The Lost Coin & the Znekb

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Remember Christ’s parable of the lost coin in Luke 15?

“Or what woman, having ten silver coins, if she loses one coin, does not light a lamp and sweep the house and seek diligently until she finds it? And when she has found it, she calls together her friends and neighbors, saying, ‘Rejoice with me, for I have found the coin that I had lost.’ Just so, I tell you, there is joy before the angels of God over one sinner who repents.” (Lk. 15: 8-10)

I love the happy ending, but I never quite connected with the bit about calling the friends and neighbors in to celebrate over a lost coin. After all, a silver coin was a drachma, “comparatively but of small value” as Matthew Henry puts it in his Commentary; it wasn’t even a day’s wages like, say, a denarius of the time.

But if the silver coin had a sentimental value far outweighing its monetary worth, this would surely explain the rejoicing that followed its discovery.

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H. V. Morton’s “In the Steps of the Master” (1932) puts the story in the context of a tradition that dates back to Biblical times and continued up until the middle 20th century if it doesn’t still continue to this day. In Bethlehem, five miles south of Jerusalem, he tells of meeting a poor field-worker’s family whose daughter showed him her wedding dress, a heavily embroidered garment worn with a high headdress and its flowing white veil. The headdress is like something out of a medieval picture book or a fairy tale except that “the little tower from which [the veil] hangs is a small red fez held upright on the head by two cords which tie beneath the chin. All around this little fez are sewn row upon row of coins. The znekb [chain] hangs from the headdress and contains ten coins with a central pendant.”

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All the coins would compose the bride’s dowry but the znekb with its pendant would be cherished by the bride all her life as a gold wedding necklace or ring would be today. For her, the ten coins on her wedding chain would be worth more than money. And the loss of even one of the coins would be disastrous. If I lost my wedding ring today, I would turn the house over, searching into the night until I found it, and my friends and family would know how distraught I was. They would also be the first to “rejoice with me, for I have found the coin that I had lost.”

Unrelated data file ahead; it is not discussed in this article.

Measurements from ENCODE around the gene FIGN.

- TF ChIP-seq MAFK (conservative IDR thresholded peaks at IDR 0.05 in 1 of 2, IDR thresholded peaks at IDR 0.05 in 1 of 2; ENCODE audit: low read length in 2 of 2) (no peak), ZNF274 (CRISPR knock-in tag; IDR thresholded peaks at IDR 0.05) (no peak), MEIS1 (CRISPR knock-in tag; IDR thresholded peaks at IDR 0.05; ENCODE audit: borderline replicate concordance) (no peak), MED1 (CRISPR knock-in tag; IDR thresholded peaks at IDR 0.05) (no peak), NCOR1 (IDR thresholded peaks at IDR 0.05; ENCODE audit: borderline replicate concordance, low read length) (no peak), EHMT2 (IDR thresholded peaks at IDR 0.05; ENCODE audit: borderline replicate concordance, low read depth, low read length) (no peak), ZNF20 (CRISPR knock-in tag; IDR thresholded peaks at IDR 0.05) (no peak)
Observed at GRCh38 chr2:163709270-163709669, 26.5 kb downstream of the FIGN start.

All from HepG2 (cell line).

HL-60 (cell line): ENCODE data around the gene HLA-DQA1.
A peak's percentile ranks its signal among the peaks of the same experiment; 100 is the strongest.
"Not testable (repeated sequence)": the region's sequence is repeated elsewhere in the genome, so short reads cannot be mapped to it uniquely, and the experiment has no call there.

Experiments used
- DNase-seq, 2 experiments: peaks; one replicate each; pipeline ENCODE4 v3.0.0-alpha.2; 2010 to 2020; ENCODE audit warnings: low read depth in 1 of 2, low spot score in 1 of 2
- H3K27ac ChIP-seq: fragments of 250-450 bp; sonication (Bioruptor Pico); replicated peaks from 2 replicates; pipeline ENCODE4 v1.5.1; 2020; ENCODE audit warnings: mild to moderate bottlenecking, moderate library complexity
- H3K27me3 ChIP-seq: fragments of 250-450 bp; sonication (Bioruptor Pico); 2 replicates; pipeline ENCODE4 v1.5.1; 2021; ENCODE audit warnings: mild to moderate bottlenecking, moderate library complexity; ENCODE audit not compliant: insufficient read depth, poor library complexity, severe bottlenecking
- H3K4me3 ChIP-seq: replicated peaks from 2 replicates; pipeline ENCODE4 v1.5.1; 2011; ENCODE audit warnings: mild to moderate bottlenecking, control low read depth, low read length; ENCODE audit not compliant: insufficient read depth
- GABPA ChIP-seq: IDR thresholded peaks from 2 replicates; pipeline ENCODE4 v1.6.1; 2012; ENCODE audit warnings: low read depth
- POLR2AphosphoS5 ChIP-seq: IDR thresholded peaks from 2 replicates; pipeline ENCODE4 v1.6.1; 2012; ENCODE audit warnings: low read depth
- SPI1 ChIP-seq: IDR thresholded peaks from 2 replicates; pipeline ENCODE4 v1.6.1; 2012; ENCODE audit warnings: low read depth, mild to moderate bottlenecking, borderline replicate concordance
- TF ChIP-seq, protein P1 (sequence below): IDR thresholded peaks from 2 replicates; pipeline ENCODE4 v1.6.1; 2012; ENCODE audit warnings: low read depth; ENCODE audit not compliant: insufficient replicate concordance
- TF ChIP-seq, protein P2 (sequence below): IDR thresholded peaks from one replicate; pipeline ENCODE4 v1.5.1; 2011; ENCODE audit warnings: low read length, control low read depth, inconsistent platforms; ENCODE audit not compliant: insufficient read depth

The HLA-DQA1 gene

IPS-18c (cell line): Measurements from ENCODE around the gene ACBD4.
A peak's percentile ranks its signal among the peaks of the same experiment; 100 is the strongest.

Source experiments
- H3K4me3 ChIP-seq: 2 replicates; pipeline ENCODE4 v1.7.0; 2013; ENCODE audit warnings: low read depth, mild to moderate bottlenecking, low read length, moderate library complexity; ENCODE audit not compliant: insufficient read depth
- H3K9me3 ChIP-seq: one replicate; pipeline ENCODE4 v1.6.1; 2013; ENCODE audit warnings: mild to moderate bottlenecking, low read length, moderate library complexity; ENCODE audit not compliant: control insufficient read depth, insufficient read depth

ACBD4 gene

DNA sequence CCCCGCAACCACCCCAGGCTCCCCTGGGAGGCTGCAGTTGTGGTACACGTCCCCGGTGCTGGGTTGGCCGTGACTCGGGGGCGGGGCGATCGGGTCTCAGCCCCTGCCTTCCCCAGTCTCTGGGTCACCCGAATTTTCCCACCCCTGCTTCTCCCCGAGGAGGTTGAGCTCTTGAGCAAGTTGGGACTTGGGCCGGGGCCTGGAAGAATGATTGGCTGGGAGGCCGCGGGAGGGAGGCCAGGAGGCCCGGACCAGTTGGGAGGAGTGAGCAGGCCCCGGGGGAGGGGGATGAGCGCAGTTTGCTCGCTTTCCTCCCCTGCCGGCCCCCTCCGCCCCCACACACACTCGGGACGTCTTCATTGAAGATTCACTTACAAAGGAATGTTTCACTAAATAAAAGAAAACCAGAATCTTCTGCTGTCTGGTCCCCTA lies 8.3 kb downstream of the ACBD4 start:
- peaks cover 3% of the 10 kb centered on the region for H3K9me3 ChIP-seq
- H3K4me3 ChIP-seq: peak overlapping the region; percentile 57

Every woman in the crowd hearing these words of Jesus would have known exactly what he meant. What would have surprised them is that Jesus was portraying God’s pursuit of every lost sinner and His overflowing joy over every sinner’s repentance and salvation as a uniquely personal love and joy.

This parable follows that of the lost sheep and is the second of three in Luke 15. You won’t be surprised that the next parable is that of the prodigal son. We who are Christians have this inexpressible comfort, that we belong to Christ Jesus who when we were dead in sin gave us new life. As He has said, “My sheep hear my voice, and I know them, and they follow me. I give them eternal life, and they will never perish, and no one will snatch them out of my hand. My Father, who has given them to me, is greater than all, and no one is able to snatch them out of the Father’s hand. I and the Father are one.” (John 10: 28-30)

For I am sure that neither death nor life, nor angels nor rulers, nor things present nor things to come, nor powers, nor height nor depth, nor anything else in all creation, will be able to separate us from the love of God in Christ Jesus our Lord. (Romans 8:38-39)

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